It's that time of year again - the weather is warming, the birds are singing and nature's babies are emerging from nests, burrows, dens, etc. If you find an un-injured juvenile creature and like us you would love to protect our wildlife babies and give them the best start in life, here are some handy tips to follow!
Often we are brought baby birds which have fallen from nests or been found on the ground without a nest in sight. Follow out diagram here to know what age chick you have found and what you should do to help them survive:
BABY MAMMALS (foxes, badgers, rabbits, etc)
Wild mammals have to mature and learn to survive very quickly and they learn these skills from their parents. Often mother mammals will take their babies out with them in search of food and shelter once they are old enough. This can result in babies sometimes being 'left' where you wouldn't expect to find them. However, most often mum is not far away and has intentionally left them somewhere save whilst she scouts out the local area for food, etc. She will come back for them, and so it is not in their interests to remove them. You should only remove an animal from it's situation if it is in danger or is truly abandoned - you should watch without disturbing for several hours to give mum and chance to come back and reclaim her baby.
If you do have a wildlife baby who is in danger or has been abandoned, you should take it to your nearest wildlife vet as soon as possible. Do not attempt to care for it or feed it yourself as most babies have specific dietary requirements and care needs which a vet will be better able to provide.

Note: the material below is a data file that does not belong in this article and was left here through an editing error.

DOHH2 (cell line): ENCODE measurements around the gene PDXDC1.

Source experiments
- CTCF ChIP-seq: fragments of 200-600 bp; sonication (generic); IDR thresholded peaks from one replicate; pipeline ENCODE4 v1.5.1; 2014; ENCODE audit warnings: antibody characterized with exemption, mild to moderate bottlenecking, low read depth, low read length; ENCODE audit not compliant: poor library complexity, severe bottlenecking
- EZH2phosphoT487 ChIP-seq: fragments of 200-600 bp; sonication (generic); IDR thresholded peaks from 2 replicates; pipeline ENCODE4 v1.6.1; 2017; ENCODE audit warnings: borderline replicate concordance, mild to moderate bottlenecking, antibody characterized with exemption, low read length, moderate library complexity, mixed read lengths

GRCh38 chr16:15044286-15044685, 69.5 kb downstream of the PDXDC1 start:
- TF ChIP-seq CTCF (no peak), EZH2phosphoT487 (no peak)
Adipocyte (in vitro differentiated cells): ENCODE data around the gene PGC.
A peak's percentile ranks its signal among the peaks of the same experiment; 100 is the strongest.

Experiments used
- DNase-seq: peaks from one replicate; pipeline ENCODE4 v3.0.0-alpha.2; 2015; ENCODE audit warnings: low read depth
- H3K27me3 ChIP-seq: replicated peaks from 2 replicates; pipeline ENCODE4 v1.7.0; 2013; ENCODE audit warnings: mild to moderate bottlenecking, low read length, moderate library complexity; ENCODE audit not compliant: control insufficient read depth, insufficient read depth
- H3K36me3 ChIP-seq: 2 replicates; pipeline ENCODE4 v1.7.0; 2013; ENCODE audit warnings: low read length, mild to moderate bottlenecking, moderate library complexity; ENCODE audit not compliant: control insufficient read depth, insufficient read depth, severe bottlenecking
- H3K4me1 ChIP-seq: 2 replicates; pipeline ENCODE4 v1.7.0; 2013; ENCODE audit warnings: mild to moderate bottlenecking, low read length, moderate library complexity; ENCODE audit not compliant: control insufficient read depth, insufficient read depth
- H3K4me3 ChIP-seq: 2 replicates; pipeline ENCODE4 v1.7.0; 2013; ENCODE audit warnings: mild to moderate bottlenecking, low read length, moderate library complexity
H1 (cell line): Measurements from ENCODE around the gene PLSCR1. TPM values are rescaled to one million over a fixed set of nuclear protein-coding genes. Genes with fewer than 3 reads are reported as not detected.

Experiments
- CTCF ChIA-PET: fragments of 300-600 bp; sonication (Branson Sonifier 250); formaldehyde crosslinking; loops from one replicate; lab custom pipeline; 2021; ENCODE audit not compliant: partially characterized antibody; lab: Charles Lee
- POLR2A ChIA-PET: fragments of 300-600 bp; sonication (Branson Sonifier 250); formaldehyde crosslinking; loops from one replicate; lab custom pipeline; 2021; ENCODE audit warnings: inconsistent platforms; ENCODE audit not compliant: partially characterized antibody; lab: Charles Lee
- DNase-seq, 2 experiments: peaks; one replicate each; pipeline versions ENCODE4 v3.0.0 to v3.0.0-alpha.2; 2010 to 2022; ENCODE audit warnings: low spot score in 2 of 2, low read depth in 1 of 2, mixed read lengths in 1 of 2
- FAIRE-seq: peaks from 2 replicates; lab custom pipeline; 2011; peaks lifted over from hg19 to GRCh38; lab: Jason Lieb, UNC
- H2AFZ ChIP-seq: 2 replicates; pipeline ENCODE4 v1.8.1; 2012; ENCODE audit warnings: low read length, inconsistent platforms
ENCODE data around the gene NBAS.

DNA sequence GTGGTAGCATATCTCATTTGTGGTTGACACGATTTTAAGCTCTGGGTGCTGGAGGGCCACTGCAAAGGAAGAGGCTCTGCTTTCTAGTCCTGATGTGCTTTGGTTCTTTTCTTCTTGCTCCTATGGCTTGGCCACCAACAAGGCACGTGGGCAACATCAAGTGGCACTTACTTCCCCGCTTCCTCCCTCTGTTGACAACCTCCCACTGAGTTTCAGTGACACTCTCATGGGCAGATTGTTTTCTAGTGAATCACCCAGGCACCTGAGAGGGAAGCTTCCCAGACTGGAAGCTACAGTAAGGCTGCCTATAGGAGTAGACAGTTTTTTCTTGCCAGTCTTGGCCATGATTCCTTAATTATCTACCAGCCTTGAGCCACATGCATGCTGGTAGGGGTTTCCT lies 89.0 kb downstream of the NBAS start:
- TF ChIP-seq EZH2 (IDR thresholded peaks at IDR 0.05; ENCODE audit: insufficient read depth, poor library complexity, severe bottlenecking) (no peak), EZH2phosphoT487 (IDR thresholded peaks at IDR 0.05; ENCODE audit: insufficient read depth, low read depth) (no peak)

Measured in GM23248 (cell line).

Follow our handy checklist below to help you decide if intervention is needed:
For further information on wildlife care or if you have any concerns, please contact us on 01304 206 989.
We are always happy to accept sick or injured wildlife at any of our branches, or truly abandoned wildlife babies. All wildlife will be treated with the dignity and compassion of owned animals. Where possible all available veterinary treatment will be given or a compassionate resolution if animals are too badly injured or too poorly to recover.
Our wildlife patients are often rehabilitated further through partner working with the RSPCA Mallydams Wood Centre with release back into the wild always the goal.